Kazi Asma, a 40-year-old school teacher in the capital's Khilkhet area, has been suffering from diabetes. The 5.1-inch-tall woman weighs 65 kilograms. She is a registered patient of Birdem General Hospital. Her doctor said if she did not lose weight, her diabetes would deteriorate.
On the other hand, Suborna Akter, a housewife in Nilphamari's Kishoreganj upazila, has been suffering from underweight problems. Recently, she gave birth to a pre-mature child.
Both underweight and overweight are associated with different types of health problems.
Overweight and obesity is linked with many non-communicable diseases, such as type 2 diabetes, cardiovascular disease, respiratory problem, and many more, according to health experts.
Similarly, underweight causes variety of communicable diseases as well as low birth weight, preterm birth, mental health impairment, increased risk of infant mortality and higher risk of early mortality.
Though the prevalence of underweight in married women of Bangladesh has decreased by 43.2 percent (from 32.2 percent in 2004 to 18.3 percent in 2014), the overweight and obesity problem has increased by 130.5 percent (from 10.5 percent in 2004 to 24.2 percent in 2014), according to a study.
Becoming overweight and obese is on the rise considerably whereas the prevalence of underweight is decreasing gradually, says the survey titled "Double burden of malnutrition among ever-married women in Bangladesh: a pooled analysis".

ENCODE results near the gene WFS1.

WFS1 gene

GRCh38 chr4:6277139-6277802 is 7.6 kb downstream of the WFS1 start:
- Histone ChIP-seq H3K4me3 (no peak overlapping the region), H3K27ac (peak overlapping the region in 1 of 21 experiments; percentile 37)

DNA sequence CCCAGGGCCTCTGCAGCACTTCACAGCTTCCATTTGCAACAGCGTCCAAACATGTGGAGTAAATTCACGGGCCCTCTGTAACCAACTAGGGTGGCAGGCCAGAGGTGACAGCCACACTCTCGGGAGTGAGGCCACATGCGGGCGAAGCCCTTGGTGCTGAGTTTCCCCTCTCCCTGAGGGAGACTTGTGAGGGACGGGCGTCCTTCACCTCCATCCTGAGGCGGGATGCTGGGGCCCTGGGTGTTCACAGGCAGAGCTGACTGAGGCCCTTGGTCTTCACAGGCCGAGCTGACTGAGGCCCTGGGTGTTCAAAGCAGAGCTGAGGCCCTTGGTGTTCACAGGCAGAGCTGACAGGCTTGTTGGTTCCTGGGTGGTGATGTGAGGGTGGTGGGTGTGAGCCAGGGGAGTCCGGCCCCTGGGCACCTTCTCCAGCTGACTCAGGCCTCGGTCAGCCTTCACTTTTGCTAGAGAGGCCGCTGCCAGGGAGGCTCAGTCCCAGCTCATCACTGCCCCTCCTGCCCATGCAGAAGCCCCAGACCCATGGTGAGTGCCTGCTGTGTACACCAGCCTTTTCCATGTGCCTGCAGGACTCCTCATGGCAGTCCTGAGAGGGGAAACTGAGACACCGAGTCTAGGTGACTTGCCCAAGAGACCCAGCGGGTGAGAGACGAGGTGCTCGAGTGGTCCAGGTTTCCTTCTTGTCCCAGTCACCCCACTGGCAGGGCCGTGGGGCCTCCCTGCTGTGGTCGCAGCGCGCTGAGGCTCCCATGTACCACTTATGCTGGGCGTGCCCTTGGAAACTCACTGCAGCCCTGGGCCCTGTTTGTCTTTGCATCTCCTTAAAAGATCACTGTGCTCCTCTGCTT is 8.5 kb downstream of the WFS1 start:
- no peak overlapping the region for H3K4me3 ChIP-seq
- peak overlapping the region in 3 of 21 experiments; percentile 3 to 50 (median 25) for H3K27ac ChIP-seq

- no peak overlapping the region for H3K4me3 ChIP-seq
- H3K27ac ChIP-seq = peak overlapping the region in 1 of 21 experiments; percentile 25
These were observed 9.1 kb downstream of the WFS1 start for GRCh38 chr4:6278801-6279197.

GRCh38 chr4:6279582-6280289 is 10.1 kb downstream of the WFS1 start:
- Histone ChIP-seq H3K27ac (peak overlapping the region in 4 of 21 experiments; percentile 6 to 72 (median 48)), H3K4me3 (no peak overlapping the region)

The survey was done by analysing data from the Demographic Health Survey of 2004 to 2014, aiming to see what changes have occurred in nutritional status with the development of the country.
It was published in the Springer Nature's science journal "BMC Women's Health" in June.
Lead author of the study Tania Sultana Tanwi of the Maternal and Child Health Division at ICDDRB told The Business Standard that after taking different initiatives, underweight problem in the country is decreasing.
"Although the prevalence of underweight is decreasing, it is still very high. On the other hand, overweight has increased rapidly," she said.
In Bangladesh, 18.3 percent married women are underweight and 24.2 percent are overweight, according to the survey.
A sample of around 57,000 married non-pregnant women aged between 15 and 49 years was selected for the analysis.
Underweight is more seen among rural poor women with no education, whereas overweight is rapidly increasing among urban rich women with higher education, according to the survey.
"So far, the problem of malnutrition was given more emphasis in our country, but now over-nutrition is also a burden," said Tania.
The prevalence of being overweight and obese in developing countries is associated with the rising urbanisation, according to experts.
In urban areas, an easy access to technologies requires less energy.
Besides, junk food, modern transportation system, limited space for physical activity and sedentary lifestyle promote the tendency of being overweight and obese.
Like underweight, overweight was an emerging problem now, said Dr SM Mustafizur Rahman, line director at the National Nutrition Service, Institute of Public Health Nutrition.
"The government has a variety of programmes for eliminating malnutrition. Now we are focusing on over-nutrition," he added.
Various steps were being conducted to raise awareness among people to avoid fast food and increase physical activities, he elaborated.